Dark Clouds over the Boat: On China, Production, and Financialization
IMF Managing Director Christine Lagarde’s speech in China this week attracted attention, among other reasons, because of the somber rhetoric in her introduction:
. . . the global economy has entered a dangerous and uncertain phase. Adverse feedback loops between the real economy and the financial sector have become prominent. And unemployment in the advanced economies remains unacceptably high.
If we do not act, and act together, we could enter a downward spiral of uncertainty, financial instability, and a collapse in global demand. Ultimately, we could face a lost decade of low growth and high unemployment.1
Lagarde’s warnings caused tremors of uncertainty and concern all about.
The entirety of her speech, however, does not use somber rhetoric. Instead, she states her belief that, “fundamentally, China is on the right path.” She finds this belief supported by the tremendous growth in jobs in China, and also because it is, in her eyes, “on the right path in terms of reducing domestic vulnerabilities—by moderating the pace of credit growth, increasing provisioning and capital, and expanding scope of macroprudential policies.”2
Because China is “on the right path,” Lagarde emphatically stated that it thus has a key role to play in the attempts at recovery from the current global recession. Though she does not explicitly state so, one can assume Lagarde admires China because its economy remains rooted in production rather than (speculative) financialization.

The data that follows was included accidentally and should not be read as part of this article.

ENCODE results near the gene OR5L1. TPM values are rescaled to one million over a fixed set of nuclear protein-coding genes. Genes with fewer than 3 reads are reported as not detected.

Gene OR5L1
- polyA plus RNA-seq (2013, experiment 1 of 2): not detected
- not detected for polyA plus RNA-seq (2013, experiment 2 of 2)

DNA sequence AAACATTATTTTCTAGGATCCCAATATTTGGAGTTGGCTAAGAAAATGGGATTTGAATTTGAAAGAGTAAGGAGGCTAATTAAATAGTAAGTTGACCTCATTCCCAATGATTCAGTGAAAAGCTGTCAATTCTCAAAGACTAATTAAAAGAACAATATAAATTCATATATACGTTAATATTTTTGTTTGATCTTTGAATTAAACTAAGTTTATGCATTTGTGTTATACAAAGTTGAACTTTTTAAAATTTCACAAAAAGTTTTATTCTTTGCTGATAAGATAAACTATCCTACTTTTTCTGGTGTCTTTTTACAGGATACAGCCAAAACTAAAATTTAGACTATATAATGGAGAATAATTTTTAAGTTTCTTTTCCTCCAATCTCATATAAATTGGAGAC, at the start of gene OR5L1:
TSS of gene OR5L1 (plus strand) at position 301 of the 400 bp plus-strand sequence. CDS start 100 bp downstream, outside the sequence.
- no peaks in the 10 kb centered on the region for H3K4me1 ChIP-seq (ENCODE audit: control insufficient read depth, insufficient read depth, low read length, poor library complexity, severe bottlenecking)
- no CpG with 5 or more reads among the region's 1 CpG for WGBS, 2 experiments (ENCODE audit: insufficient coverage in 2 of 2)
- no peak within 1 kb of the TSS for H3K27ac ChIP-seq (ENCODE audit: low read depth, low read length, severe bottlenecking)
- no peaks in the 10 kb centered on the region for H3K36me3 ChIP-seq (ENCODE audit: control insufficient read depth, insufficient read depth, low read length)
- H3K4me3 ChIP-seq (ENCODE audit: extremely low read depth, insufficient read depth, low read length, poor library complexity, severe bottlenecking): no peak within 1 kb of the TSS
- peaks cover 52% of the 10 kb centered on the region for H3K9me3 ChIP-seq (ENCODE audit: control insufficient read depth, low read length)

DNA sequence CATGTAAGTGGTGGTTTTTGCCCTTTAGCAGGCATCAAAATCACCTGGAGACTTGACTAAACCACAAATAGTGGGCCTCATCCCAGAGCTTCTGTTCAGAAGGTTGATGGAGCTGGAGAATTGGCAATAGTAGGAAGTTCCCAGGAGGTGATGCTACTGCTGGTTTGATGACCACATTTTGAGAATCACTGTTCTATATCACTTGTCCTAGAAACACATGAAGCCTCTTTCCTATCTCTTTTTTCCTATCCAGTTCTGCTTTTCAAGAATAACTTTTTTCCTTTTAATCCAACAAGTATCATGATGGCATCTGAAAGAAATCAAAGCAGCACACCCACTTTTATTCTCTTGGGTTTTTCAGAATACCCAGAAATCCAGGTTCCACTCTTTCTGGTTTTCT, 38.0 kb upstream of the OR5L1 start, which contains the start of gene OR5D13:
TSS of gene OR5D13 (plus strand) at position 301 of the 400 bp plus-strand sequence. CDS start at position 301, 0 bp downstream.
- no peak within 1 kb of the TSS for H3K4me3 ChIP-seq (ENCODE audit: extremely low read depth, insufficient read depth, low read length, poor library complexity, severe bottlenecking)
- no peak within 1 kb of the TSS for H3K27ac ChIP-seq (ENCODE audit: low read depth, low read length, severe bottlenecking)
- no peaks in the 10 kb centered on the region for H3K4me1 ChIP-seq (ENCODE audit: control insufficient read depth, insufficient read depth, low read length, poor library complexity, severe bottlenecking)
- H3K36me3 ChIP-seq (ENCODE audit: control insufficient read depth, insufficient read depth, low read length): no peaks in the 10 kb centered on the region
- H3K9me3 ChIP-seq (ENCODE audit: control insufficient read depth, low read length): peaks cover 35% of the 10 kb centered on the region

That a major country remains rooted in production rather than financialization is very important. Throughout The Great Financial Crisis: Causes and Consequences (2009), John Bellamy Foster and Fred Magdoff recapitulate Paul Baran and Paul Sweezy’s central idea regarding capitalism: namely, that “the normal state of the monopoly capitalist economy is stagnation.”3 To resist and attempt to counteract this stagnating tendency, leaders of capitalist societies shift toward increasingly dangerous speculative growth of the financial market. Thus, the center of a capitalist economy shifts from material production to immaterial finance, essentially amounting to turning an economy into a gigantic casino.
What interests me is that Lagarde’s early comments, block-quoted above, essentially confirm Baran and Sweezy’s stagnation theory. What is “adverse” about the feedback loops between production and financialization is the stagnation interlinking the two. In their concluding chapter, “Back to the Real Economy,” Foster and Magdoff offer this diagnosis of the “feedback loop,” or stagnation amidst financialization: “The prognosis then is that the economy, even after the immediate devaluation crisis is stabilized, will at best be characterized for some time by minimal growth and by high unemployment, underemployment, and excess capacity.”4
In her address, Lagarde summarizes the outcomes of the recent Cannes Summit regarding the financial crisis, attended by G20 countries. Though she says the path to recovery will differ between countries, essentially what was agreed upon at the Summit was the need for a shift back to production, or what she calls the social dimension (and thus increased employment), and also increased regulation of the financial sector.5 These steps toward recovery attempt to reverse the inherent effects of financialization described by Foster and Magdoff.